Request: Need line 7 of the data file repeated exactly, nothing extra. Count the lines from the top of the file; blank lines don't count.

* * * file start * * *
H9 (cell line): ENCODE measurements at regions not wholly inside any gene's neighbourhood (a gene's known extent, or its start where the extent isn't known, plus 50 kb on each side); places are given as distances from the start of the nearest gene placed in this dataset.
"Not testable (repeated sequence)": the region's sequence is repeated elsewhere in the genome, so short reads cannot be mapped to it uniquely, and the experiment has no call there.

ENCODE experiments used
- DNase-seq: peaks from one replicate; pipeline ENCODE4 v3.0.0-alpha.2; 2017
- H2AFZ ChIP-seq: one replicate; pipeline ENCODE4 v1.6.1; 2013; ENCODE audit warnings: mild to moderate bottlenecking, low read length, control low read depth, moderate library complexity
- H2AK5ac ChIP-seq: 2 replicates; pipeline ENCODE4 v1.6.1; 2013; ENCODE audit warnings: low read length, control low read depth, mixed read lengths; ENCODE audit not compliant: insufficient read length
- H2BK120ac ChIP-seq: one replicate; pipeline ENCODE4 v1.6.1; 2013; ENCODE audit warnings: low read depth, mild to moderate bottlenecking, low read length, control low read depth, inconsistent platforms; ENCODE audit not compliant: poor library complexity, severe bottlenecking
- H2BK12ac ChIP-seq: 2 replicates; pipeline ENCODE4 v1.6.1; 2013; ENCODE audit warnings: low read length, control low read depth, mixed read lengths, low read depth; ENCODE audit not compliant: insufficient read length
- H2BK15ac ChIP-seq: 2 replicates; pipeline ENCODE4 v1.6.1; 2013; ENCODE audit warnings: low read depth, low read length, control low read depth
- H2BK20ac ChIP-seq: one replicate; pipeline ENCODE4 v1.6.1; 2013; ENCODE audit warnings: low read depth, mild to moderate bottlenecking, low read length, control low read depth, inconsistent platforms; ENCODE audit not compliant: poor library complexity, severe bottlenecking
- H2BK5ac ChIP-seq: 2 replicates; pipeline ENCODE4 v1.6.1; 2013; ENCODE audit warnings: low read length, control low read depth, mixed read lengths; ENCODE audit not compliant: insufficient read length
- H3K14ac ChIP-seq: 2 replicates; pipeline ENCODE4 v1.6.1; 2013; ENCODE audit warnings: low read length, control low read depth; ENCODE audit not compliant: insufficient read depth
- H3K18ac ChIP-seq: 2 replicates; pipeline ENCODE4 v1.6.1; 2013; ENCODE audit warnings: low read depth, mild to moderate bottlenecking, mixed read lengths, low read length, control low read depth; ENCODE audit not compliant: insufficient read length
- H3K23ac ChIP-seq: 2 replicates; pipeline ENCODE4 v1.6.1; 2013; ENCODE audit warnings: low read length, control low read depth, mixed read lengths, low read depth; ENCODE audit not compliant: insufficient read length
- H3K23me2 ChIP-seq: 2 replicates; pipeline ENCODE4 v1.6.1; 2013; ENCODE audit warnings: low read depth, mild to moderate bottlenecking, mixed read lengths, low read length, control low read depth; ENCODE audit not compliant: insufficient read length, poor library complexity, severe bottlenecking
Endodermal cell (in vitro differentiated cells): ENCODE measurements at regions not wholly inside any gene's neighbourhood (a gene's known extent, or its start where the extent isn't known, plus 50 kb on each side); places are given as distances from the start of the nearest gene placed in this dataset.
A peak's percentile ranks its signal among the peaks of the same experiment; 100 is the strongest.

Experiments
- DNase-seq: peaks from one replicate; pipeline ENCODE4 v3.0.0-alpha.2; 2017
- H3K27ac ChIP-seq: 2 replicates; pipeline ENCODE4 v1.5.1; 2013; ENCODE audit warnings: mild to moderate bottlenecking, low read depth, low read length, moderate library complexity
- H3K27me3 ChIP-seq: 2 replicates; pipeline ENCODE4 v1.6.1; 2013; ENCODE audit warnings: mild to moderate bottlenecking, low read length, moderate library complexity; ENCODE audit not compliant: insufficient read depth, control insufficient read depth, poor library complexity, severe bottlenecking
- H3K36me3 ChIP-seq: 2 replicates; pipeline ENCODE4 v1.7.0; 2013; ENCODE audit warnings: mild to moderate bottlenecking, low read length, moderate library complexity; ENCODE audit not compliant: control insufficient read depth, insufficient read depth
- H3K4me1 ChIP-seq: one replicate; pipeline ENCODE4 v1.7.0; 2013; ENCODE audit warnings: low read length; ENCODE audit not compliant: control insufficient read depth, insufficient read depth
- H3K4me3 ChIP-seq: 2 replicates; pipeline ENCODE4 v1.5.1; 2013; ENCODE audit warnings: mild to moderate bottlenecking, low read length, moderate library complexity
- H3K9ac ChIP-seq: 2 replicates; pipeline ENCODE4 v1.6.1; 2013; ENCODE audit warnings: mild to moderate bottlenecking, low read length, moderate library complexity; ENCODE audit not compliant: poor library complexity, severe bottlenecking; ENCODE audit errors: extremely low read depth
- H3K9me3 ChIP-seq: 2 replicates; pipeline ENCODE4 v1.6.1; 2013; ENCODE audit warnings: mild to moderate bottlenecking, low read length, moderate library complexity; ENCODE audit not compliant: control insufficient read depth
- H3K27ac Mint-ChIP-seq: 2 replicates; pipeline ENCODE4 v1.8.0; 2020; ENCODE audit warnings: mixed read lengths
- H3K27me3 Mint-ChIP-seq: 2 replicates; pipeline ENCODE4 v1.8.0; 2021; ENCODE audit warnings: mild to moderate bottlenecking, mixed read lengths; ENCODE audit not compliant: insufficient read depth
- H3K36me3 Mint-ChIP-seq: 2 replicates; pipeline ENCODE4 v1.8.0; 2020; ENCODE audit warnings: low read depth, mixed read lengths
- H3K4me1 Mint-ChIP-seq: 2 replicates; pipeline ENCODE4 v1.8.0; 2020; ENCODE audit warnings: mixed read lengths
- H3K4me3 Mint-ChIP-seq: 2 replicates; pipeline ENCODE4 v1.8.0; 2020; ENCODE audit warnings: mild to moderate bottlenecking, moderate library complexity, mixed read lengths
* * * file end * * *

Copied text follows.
- H2BK120ac ChIP-seq: one replicate; pipeline ENCODE4 v1.6.1; 2013; ENCODE audit warnings: low read depth, mild to moderate bottlenecking, low read length, control low read depth, inconsistent platforms; ENCODE audit not compliant: poor library complexity, severe bottlenecking